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Certification for flight in icing covers three principal aspects:
- Airframe and systems ice protection,
- Aircraft handling and performance,
- Powerplant ice protection,
Certification for flight in icing intended does not necessarily imply fitness for or approval of continuous operations in icing conditions. In many cases, especially for smaller general aviation aircraft, it may be intended to allow for just a temporary period of operation in icing conditions during which the horizontal or vertical extent of the icing is vacated. The way in which 'icing conditions' are defined for large (transport) aircraft has in recent years come under close scrutiny on both sides of the Atlantic because it has become apparent that icing can occur at static air temperatures much colder than those adopted in the longstanding current definitions.
Airframe Icing Type Certification
It is important to note that there is no direct correlation between the presence of ice protection equipment and certification for flight in icing conditions. Ice protection equipment has existed for considerably longer than standards for icing certification and any such equipment has historically been included in the overall certification process. Many smaller aircraft still in service have thus been designed and manufactured with ice protection equipment installed, or had it added in accordance with a Supplementary Type Certificate (STC) prior to the introduction of an icing certification standard. Although some manufacturers have subsequently opted to obtain icing certification for older designs of general aviation aircraft, others have not. The idea of certificating the ice protection system as a part of the type design while not certificating that type for flight into known icing is still considered by the FAA to be a valid design strategy for small general aviation aircraft. An example of this approach is the US-built Cirrus SR-22.
Prior to the existence of certification standards for icing certification, an ice protection system was approved as part of the type design process by ensuring that it did not prejudice safe operation. For example, Part 3 of the former US Civil Aeronautics Regulations required that a means existed to ensure that pneumatic de-ice boots would deflate following usage. It was left to the equipment requirements contained within the operating rules to specify what equipage was required for flight into known icing. Some vestiges of these equipment requirements for small aircraft are still included in operating rules today which has been known to lead to considerable confusion.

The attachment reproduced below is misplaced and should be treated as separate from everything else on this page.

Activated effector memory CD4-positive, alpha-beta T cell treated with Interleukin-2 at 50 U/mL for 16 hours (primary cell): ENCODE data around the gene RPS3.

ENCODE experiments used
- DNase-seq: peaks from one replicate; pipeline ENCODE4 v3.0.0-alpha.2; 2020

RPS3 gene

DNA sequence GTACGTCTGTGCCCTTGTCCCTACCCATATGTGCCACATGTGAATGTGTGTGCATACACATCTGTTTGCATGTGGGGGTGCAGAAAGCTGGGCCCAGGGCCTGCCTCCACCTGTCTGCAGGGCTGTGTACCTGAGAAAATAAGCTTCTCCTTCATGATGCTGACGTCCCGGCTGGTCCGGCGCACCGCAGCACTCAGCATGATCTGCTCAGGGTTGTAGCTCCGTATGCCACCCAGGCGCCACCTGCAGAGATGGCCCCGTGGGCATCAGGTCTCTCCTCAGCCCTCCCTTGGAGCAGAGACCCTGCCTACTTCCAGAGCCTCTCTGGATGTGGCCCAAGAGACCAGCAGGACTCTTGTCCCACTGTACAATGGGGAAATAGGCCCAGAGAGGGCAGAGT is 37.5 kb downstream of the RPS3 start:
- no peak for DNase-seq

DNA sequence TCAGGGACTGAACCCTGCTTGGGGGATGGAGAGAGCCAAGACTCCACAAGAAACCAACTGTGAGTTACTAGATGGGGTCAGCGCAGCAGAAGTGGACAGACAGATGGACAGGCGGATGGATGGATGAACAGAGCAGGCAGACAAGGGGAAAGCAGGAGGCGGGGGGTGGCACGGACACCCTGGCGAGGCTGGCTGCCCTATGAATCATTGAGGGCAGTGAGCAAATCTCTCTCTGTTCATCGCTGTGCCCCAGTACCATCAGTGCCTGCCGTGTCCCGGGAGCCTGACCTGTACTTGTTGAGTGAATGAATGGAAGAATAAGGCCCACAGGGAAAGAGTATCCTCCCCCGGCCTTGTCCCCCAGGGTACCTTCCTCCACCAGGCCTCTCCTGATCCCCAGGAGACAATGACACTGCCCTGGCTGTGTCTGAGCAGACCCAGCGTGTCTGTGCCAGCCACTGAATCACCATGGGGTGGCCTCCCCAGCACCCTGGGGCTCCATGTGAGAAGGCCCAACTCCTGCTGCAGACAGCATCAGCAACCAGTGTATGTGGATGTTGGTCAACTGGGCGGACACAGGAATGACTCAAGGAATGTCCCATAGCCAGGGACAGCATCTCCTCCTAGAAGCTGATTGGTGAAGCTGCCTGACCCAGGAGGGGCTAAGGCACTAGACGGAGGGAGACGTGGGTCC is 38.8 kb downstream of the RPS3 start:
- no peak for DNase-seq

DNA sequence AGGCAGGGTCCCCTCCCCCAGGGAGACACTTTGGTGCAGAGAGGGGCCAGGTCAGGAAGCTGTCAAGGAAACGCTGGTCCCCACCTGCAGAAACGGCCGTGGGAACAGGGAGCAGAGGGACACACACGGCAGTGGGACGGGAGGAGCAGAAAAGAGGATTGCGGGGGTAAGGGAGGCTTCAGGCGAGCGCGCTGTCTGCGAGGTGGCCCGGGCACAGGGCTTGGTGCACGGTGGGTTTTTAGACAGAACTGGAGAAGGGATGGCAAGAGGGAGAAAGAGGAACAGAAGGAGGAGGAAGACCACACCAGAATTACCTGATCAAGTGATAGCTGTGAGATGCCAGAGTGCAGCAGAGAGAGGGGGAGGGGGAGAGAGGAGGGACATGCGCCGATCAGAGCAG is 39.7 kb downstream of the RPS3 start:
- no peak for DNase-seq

Type Certification of large (transport) fixed wing aircraft is nowadays accomplished under 14 CFR 25.1419 by the FAA or under CS 25.1419 by EASA. In their current version, these require that an aircraft should be able to "operate safely" when the stated definition of icing conditions exist. Although there are methods for determining whether the ice protection provided is adequate, there is currently no requirement to quantify aircraft handling and performance degradations. The meaning of the expression “operate safely” has been the subject of much debate, particular in the USA.
Handling and Performance Evaluation
In the US at present, FAR 23.1419 and FAR/CS 25.21(g) are the only requirements that specifiy a quantitative definition of the term “operate safely”. These rules require that an aircraft should be able to comply with certain requirements of Subpart B of either Part 23 or Part 25, respectively, while operating within the engineering standard for atmospheric icing. However, Parts 27 and 29 have no such definition associated with the rule.
US FAR 25.21(g) was added to the regulations in 2007. The Subpart B requirements to FAR 23.1419 were added in 1993, although it wasn’t until 2000 that this new regulation was incorporated into the certification basis of a new aircraft design. It is therefore important to consider that, of the existing designs that have been certificated for flight in icing, most have been accepted using only a qualitative evaluation of the aircraft handling characteristics and performance degradation in icing. Quantitative thresholds in both performance and handling degradations, beyond which the design would not be accepted for icing certification, have only recently begun to be specified.
The Engineering Standard for Icing Certification
The engineering standard for atmospheric icing is specified in Appendix C of CS 25 / 14 CFR Part Part 25 has been broadly in its present form since it was first developed in the United States and introduced there in 1955 under the former Civil Aeronautics Board before being transferred into FAR Part 25.1419 in 1965. It consists of two envelopes, the continuous maximum and the intermittent maximum. These envelopes are defined by liquid water content, droplet size and air temperature, and specify a horizontal extent for each condition. Between the two, 99.9% of the atmospheric icing environment is characterized. Smaller aircraft first became subject to a comparable standard only with the advent of FAR Part 23 in 1973.